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The Battalion

The Student News Site of Texas A&M University - College Station

The Battalion

The Student News Site of Texas A&M University - College Station

The Battalion

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Opinion: Being a roommate is like being the president

Graphic by Noah Van Soest

Are you wondering how you’re going to deal with having a roommate this year? Opinion writer Isabella Garcia gives five easy steps for a successful living experience — or presidential term!

The only thing more certain than death and taxes in College Station is that you’re definitely going to have a roommate at some point. On top of that, unless you’re one of the 11,000 Aggies (including the Corps) that manages to secure a dorm, the other 64,000 will probably be stuck in an apartment.

Your roommates can make or break your living experience, but achieving the highly sought-after peace of apartment life is easier than you might think: just be like the president!

Step one: Win over the people

Getting off on the right foot is vital to starting any presidential term, just as it is with new roommates. When you first move in and realize your bathroom doesn’t come with a shower curtain, this will be the perfect opportunity to invite your other roommates to go to the store with you. Since apparently, these apartments are too cheap to even have trash cans, it’s likely they will need to go to the store as well.

Some may dismiss winning the affection of their roommates as unnecessary. They’ll regret it when they’re fighting for their life in the restroom after Taco Bell and realize they have no one to text for toilet paper.

Step two: Announce your agenda

Every president must have clear goals while in office. Likewise, creating laundry schedules and setting up a system for small chores, such as replacing paper towels, can only set your apartment life up for success.

Though I’m sure you’re planning on making Sunday laundry day, your roommates probably are as well. While you may be willing to spend the entire day waiting to start your load, there’s no guarantee they will do the same to take out theirs.

In addition, it would be good to reach out before move-in day and communicate any bulky items you may be bringing. Speaking from experience, you don’t want your kitchen to end up with four toasters.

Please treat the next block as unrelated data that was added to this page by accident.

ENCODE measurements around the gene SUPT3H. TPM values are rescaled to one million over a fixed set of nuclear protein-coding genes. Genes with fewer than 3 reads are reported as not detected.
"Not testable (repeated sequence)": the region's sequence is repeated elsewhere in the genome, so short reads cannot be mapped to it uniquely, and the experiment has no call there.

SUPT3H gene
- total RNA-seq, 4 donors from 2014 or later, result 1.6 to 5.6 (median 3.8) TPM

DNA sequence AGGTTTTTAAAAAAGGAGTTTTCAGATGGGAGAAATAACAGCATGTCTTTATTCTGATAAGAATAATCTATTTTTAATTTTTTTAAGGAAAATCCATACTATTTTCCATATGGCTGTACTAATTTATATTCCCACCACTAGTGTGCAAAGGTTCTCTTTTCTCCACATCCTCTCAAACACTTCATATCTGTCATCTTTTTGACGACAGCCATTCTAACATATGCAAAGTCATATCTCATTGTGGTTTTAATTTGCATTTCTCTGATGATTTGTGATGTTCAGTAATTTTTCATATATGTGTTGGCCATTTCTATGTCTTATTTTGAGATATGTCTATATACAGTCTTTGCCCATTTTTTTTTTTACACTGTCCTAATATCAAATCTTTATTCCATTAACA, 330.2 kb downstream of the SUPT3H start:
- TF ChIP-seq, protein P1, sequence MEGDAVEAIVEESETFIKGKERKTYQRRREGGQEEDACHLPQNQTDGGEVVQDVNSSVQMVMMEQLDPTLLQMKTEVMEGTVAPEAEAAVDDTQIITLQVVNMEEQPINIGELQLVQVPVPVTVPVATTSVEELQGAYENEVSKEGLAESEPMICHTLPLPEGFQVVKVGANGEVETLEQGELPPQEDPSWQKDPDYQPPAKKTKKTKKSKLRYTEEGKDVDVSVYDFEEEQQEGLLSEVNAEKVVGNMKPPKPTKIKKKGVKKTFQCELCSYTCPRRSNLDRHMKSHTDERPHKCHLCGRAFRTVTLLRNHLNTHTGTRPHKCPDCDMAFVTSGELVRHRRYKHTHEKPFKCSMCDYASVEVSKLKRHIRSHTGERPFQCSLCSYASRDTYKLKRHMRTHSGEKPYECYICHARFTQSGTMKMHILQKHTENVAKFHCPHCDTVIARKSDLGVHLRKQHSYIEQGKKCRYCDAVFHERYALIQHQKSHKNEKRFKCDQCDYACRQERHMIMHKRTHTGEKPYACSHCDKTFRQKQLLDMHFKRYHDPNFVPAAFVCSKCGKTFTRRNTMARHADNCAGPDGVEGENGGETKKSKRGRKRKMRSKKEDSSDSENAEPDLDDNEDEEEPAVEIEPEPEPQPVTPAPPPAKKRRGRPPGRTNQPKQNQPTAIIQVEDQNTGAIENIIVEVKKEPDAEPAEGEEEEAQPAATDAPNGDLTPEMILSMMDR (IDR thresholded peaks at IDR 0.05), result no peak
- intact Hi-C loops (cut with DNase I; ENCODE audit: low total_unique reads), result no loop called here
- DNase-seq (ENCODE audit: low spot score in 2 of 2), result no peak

Step three: Be ready for problem-solving

Okay. I’m going to say it. Yes, Emily, it doesn’t matter how loud you play The Weeknd on your speaker, I can still hear what — sorry, who — you’re doing at two in the morning.

We all would love to bluntly speak our minds when others annoy us, but one wrong word could quickly make an enemy out of yourself. On the other hand, feigning ignorance of exactly what noises are being made at the witching hour isn’t a viable long-term solution.

Instead, voicing your grievances with the eloquence of, say, a president, is much more likely to yield swift results. Subtly bringing up the structural integrity of the walls — emphasizing the lack thereof — whenever a “friend” is brought over is a classic remedy. If not, a passive-aggressive “could you keep it down please :)” text is a good last resort.

Whether discussing the terms for a peace treaty or kindly telling your roommate that just because a four-course meal is in a to-go box doesn’t mean it’s trash, effectively communicating whenever a problem arises is a critical skill for roommate diplomacy.

Step four: Commander-in-crisis

Apartment fire alarms go off at the most inconveniently random times, so your roommate won’t always be there. As such, you must be prepared to engage in a gruesome battle to save their cat.

Though the president may be commander-in-chief during war, your roommate’s cat certainly won’t follow your orders to just get in the damn backpack while the fire alarm blares at an ear-bleeding volume.

Though you may come out permanently scarred, your roommate will greatly appreciate such a gesture and acknowledge your bravery.

Even more menacing than the fire alarms, however, are the tow trucks. If you are required to speed after one at midnight with your roommate frantically pulling out all her cash so she can keep her car from being impounded, so be it.

Step five: Always equal 100

One of the biggest lies is that relationships should be 50-50. The truth is that we seldom have enough to even keep ourselves happy, never mind our partner. Some days we have 80, but others we may only have 10. When the country is at 40, we look to the president for the other 60.

Whether replacing the paper towels, being a shoulder to cry on or simply offering a cookie, you must try your best to give 70 when your roommates are only at 30. This is the only way to ensure they will pull 85 when you only have 15.

Though it’s so much easier to treat your roommates with thinly-veiled tolerance, this will only yield indifference in return. Give them lemons, and they’ll make themselves a glass of lemonade. But give them a glass of lemonade, and they’ll wash the glass for you.

Isabella Garcia is an economics sophomore and opinion writer for The Battalion.

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About the Contributor
Isabella Garcia
Isabella Garcia, Opinion Writer
Isabella Garcia is an Economics sophomore from San Antonio, Texas and has been an opinion writer for The Battalion since June 2023. After graduation, Isabella intends to earn a J.D. and pursue a career in corporate law.
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